49 Squadron and Martinsydes

A Martinsyde "Elephant" at an unknown airfield.

RFC records show the following airmen as "Flying Officers for Martinsydes and based with 49Sqn at Dover.

John March Burd
Maxwell Henry Coote
William Francis Dodson
John Edgar Edgar
Hugh Henry MacLeod Fraser
Francis Henry Humphreys
Melville Johnstone
Edward Robert Pennell
Arthur Valleau Price
Henry Phillip Rushforth
William Oswald Russell
Alfred Locksley Sinclair

It is thought that these Officers were flying instructors.

The following details come courtesy of the Worcestershire Regiment website and concern the training of Lt W H S Chance.

No. 49 was equipped with Martinsyde Scouts and commanded by Major Barratt - later to end a notable career as Chief of the Air Staff and an Air Chief Marshal. I remember him with thick dark hair and a large black moustache, but my log book only records his signature.

The Martinsyde - known in the Service as the "Elephant" - was a single-seater biplane with a 120 horse-power four-cylinder-in-line water cooled Beardmore engine. It was rather Germanic in design and, while not difficult to fly, had a nasty habit of "floating" when one levelled off to land. So long as one held back "the stick", all was well and the wheels settled down into the grass. But it was fatal to attempt to hurry the process of landing, which only resulted in protests from the "Elephant" in the form of bumps and bounces.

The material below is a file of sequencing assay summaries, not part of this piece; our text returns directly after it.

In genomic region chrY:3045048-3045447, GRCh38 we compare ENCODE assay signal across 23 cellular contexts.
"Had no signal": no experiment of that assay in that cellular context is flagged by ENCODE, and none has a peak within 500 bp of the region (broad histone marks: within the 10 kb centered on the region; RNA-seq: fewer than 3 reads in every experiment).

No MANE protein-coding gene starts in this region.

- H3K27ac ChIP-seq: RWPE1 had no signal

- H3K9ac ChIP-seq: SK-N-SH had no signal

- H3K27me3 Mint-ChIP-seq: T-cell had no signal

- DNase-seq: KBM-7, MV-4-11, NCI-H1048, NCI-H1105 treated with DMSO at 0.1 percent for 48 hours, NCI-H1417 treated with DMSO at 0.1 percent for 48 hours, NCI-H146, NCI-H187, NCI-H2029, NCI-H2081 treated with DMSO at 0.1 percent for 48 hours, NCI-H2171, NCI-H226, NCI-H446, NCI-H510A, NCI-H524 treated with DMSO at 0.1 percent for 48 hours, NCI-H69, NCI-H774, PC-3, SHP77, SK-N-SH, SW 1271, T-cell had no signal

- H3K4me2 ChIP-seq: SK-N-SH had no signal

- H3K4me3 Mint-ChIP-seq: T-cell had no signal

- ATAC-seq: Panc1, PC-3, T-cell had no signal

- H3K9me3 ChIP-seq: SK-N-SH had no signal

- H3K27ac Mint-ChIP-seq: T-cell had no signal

Being a single seater, no "dual" was possible, so after appropriate words of advice from an instructor I taxied out and took to the air. Log book reports; "1 hour 5 minutes, 3500 ft: bad landing." But the undercarriage was sturdy and no damage was done. I only stayed a week at Dover and put in just over five hours flying time. I had now completed my training - gained my "Wings" and flown solo for 26 hours and 37 minutes.

The first thought on "graduating" was to acquire a R.F.C. "maternity jacket", as the double-breasted, high-collared uniform was colloquially known. Rounded off with a pale coloured pair of Cavalry breeches, brown field boots, Sam Browne belt, and a forage cap, one felt highly superior to the infantry subaltern.